1. After the 12-24 hours, mix the sweetener into the starter dough. Stir in 2 cups white or wheat flour.

2. As you add the remaining 4 cups of flour (more or less), the mixture will become too difficult to stir by hand, so you can either mix it in Kitchen Aid mixer with the bread dough hook, or you can use your hands to knead in the flour in the bowl. When most of the flour has been incorporated and the dough is no longer sticky, transfer it to a floured surface.

3. Knead the bread dough for 10-15 minutes more or until dough is soft and springy. Wash and dry your mixing bowl and spread with a little butter. Place dough into the bowl, cover and let rise in a warm place for 1 1/2 to 2 hours.

4. When dough has risen sufficiently, punch it down. Remove from the mixing bowl and divide the dough into two equal portions. Knead each ball a bit more and then place your dough into two bread pans, or shape as you like (I usually make mine into round/oval shapes) and place on lightly buttered cookie sheet. If you want to make smaller loaves instead, go ahead. If you make 2 loaves, they will be pretty large, so you could make 3-4 smaller ones instead.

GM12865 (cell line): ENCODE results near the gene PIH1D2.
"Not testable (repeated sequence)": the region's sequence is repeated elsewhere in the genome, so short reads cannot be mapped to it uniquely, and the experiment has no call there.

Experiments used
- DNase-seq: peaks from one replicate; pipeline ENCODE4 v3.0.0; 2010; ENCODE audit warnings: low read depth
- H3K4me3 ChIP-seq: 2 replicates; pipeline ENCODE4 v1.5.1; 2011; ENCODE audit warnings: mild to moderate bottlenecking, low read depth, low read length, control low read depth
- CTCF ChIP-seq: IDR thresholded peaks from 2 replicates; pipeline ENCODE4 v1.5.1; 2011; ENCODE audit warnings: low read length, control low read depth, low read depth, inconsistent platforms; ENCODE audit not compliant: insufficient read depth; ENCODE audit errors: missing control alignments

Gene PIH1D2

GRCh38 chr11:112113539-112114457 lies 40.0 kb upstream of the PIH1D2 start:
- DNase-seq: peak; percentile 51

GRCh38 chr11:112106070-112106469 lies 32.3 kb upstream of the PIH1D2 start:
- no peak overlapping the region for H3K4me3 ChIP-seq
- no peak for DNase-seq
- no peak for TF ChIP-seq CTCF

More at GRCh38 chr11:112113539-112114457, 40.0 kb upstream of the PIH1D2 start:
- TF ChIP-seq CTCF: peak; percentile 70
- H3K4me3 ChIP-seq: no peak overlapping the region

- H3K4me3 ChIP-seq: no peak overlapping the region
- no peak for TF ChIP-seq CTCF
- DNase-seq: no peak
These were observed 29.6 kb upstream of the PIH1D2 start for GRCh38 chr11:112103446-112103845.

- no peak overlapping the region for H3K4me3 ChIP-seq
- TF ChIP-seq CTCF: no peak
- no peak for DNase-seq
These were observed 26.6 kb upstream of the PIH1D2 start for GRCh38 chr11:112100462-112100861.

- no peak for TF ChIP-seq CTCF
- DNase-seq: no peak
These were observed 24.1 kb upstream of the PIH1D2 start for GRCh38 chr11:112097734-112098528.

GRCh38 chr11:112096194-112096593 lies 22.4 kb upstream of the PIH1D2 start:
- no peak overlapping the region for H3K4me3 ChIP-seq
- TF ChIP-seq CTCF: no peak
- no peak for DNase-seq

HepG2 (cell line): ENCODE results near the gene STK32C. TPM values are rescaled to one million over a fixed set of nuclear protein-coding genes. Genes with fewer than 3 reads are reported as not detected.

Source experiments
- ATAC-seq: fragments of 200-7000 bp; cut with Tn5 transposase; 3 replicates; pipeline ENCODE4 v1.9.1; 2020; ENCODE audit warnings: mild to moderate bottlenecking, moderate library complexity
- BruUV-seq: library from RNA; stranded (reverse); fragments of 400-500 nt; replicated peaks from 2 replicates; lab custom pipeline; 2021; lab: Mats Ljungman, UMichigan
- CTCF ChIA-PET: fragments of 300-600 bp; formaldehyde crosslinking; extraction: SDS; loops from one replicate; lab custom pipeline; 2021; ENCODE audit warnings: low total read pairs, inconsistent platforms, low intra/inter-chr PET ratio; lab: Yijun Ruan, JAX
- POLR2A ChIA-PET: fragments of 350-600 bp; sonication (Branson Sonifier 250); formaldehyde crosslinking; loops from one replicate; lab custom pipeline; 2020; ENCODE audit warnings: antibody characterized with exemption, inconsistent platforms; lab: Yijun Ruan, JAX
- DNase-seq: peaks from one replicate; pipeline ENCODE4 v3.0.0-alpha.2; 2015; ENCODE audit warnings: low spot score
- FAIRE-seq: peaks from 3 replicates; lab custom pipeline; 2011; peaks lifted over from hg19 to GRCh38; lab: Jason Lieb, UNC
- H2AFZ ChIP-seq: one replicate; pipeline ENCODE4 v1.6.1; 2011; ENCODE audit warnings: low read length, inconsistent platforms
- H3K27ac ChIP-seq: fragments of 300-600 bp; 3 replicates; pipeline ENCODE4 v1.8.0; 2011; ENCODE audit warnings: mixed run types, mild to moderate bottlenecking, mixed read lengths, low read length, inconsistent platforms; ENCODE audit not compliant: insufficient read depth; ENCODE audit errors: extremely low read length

5. It will take about 45-60 minutes for the loaves to approximately double in size, so you should preheat the oven to 350°F. about 30 minutes into this rising.

6. Slash the top of each loaf 3-4 times with a serrated knife (or make a criss-cross pattern, like I did) and then place in the oven. Bake anywhere from 25-50 minutes, depending on the size and shape of your loaves. The bread is done when golden brown and a tap on the bottom of each loaf makes a hollow noise.

7. At this point, it's probably very hard to wait, but allow your bread to cool on a wire rack for about 30 minutes before slicing. If you baked your loaves in bread pans, allow them to cool in the pans for 5 minutes before transferring to the rack. If you don't wait for the bread to cool, it will have a gummy texture when you slice it (and you'll probably end up ruining the lovely appearance of your loaves).

Serve with a couple of pats of organic butter, some raw honey, or your favorite all natural jam or marmalade; or use it to accompany a soup or as a sandwich bread…it’s wonderful no matter how you choose to eat it!

oatmealbread3